Democrats are renewing their war on school choice in Michigan, this time targeting some of the top-performing charters in the state.
What matters most to them is whether a school's teachers are members of a union, rather than how much its students achieve.
Thirty-four Michigan House Democrats, led by Rep. Kristy Pagan of Canton Township, are pushing a resolution that would amend the state constitution to ban charter schools from contracting with for-profit operators.
Democrats have used the "for-profit" bogeyman to push the canard that private companies skim huge amounts of taxpayer money off charter schools. Gov. Gretchen Whitmer adopted that narrative on the campaign trail, promising to ban for-profit operators.
But it's not true. Many charter schools are run by for-profit companies, most of which operate at a very modest margin.
Those schools are among the best in the state.
An analysis by the Mackinac Center for Public Policy found 42 Michigan charter schools have hired for-profit management companies.
Four of those charters were the only K-8 schools in the state with more than 70 percent of their students "proficient" in all subjects. In Detroit, three of the eight schools that send the highest percentage of their students to college also have for-profit management. So does the top-ranked high school in the state, Central Academy in Ann Arbor.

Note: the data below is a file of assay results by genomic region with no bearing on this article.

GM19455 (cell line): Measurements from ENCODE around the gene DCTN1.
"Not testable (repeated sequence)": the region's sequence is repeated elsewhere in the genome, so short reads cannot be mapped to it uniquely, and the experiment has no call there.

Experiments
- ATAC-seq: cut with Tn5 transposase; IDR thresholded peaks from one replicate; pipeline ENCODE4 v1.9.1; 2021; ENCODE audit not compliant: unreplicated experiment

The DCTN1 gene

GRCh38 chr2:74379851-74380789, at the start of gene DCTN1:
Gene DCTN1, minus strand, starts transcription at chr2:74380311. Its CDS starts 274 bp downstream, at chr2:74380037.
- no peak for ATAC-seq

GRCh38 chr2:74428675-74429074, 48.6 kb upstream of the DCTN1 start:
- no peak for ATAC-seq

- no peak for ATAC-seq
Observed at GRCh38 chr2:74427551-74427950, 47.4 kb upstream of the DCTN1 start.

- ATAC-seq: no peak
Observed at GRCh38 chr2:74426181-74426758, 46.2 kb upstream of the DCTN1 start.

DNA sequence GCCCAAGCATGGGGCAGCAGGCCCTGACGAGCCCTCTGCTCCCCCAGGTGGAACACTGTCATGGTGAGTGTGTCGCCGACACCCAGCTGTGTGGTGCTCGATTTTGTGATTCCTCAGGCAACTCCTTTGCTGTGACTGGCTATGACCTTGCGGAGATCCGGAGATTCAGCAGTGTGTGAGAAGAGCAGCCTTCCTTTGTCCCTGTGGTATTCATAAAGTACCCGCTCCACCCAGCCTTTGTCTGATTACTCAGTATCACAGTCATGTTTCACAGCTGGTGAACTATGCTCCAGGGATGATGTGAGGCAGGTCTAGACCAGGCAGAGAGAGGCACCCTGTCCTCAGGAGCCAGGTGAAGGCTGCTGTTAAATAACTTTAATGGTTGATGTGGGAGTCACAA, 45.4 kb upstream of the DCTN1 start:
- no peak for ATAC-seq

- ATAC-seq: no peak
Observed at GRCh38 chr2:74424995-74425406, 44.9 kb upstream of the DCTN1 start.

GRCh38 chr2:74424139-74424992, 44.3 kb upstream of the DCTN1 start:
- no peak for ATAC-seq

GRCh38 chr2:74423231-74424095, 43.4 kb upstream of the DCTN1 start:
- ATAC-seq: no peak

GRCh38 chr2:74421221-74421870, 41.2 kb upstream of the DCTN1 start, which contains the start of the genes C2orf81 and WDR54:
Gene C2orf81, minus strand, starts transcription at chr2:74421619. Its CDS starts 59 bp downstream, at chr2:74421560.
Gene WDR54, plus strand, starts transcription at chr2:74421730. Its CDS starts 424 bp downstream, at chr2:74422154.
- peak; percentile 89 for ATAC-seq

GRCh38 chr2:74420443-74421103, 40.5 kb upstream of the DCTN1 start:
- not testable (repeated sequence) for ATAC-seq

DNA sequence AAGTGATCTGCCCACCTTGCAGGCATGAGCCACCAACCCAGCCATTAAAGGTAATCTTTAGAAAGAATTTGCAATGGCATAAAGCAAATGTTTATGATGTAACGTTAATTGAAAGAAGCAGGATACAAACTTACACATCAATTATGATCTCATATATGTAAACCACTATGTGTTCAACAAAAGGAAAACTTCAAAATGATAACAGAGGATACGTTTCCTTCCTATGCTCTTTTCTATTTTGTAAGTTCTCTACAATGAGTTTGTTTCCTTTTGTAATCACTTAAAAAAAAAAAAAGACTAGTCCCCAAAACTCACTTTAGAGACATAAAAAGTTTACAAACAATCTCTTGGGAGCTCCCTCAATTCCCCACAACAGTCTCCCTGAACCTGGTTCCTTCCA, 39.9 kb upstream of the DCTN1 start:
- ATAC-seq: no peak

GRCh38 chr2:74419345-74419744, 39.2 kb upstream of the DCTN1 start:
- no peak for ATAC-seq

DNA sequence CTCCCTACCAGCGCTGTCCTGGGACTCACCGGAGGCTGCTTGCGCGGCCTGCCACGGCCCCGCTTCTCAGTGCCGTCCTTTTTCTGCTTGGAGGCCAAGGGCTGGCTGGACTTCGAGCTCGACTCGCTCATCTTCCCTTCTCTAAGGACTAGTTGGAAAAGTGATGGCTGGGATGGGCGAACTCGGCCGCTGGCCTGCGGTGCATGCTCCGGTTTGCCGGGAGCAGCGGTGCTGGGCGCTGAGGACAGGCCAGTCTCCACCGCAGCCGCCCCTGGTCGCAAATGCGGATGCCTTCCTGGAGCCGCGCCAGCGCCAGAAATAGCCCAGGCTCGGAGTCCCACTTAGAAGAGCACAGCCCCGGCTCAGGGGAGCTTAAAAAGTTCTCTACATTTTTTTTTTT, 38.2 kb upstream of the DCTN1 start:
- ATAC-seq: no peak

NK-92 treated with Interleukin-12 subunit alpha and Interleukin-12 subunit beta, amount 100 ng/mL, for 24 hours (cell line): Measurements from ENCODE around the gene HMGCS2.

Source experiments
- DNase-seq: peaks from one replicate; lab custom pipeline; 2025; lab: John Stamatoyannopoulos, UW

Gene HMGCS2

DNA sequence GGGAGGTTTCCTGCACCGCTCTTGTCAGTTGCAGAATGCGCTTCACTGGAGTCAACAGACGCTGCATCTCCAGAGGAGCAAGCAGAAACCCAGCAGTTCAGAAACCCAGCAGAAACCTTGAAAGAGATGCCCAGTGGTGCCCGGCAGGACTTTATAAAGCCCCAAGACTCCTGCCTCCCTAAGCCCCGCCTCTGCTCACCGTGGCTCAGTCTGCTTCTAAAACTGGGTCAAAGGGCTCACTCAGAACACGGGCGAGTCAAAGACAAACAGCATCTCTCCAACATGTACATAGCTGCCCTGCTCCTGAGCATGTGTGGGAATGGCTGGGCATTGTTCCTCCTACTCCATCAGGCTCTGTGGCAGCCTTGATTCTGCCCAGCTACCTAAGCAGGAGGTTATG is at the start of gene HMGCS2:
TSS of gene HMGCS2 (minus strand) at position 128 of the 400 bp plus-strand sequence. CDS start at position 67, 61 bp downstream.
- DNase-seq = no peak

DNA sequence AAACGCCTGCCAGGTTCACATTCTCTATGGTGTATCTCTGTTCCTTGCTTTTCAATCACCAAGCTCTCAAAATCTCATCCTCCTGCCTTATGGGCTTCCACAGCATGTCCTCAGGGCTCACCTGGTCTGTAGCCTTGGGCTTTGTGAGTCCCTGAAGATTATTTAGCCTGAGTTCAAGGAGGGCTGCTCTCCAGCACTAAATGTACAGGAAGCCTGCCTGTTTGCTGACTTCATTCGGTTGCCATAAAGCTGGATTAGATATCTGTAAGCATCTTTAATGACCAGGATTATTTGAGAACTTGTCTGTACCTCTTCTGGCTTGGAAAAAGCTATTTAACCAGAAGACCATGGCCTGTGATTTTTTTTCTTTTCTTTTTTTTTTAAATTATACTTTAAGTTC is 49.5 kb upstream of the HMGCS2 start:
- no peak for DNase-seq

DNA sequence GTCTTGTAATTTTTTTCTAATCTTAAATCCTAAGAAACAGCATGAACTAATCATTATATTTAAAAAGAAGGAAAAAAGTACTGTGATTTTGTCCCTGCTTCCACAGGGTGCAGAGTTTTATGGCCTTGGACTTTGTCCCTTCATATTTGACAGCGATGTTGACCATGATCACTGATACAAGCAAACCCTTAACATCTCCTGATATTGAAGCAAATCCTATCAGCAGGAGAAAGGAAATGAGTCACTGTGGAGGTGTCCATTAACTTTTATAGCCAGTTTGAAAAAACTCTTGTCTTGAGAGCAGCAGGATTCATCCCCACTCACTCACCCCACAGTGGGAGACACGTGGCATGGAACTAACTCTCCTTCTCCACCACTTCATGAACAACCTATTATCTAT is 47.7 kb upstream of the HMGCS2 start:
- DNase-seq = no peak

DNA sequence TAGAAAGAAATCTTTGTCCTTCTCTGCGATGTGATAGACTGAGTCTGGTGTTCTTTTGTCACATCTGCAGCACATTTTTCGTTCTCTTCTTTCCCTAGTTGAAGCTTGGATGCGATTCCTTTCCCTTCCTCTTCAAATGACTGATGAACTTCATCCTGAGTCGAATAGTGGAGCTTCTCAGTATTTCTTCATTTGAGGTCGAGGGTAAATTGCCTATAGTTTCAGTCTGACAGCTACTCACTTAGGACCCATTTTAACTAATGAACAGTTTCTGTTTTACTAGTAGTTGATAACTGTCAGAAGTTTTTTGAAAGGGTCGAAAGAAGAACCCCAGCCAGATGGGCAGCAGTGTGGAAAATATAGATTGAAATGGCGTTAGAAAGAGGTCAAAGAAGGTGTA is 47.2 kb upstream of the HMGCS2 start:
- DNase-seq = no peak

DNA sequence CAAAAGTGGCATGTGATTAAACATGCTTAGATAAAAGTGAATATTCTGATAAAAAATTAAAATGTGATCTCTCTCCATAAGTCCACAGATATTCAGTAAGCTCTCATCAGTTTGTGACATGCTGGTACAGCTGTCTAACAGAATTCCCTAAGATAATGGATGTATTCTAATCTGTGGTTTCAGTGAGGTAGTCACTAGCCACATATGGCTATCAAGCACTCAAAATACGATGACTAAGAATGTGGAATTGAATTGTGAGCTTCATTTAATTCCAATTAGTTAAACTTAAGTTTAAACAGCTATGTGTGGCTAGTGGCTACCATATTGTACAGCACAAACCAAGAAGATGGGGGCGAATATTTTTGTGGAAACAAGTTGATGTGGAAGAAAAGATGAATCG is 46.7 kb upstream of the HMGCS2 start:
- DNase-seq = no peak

Ironically, two K-8 Michigan charters operated by for-profits and deemed Blue Ribbon Schools by the federal Department of Education are within Pagan's Canton Township district.
To pass, the resolution would need a two-thirds vote of the Legislature — unlikely, given that Republicans control both chambers — and then to be approved by voters.2
It's not going to happen. But the resolution does show the Democrat's hand in terms of school choice. They want to kill it, or at least severely restrict charter schools, despite hard evidence that those schools are working.
That seems a misplaced priority in a state whose students rank across-the-board among the poorest-performing in the nation.
Lawmakers should worry far less about who runs schools, and whether they're unionized, and much more about whether the schools are delivering a quality education.
Too many schools in Michigan aren't. The focus should be on shutting down the schools that are failing and boosting the schools that are succeeding, regardless of their governance structure.
The charters run by for-profit companies are still operating at a lower per-pupil cost than most traditional public schools, so there's no legitimate concern that taxpayers are getting cheated.
REPRINTED FROM THE DETROIT NEWS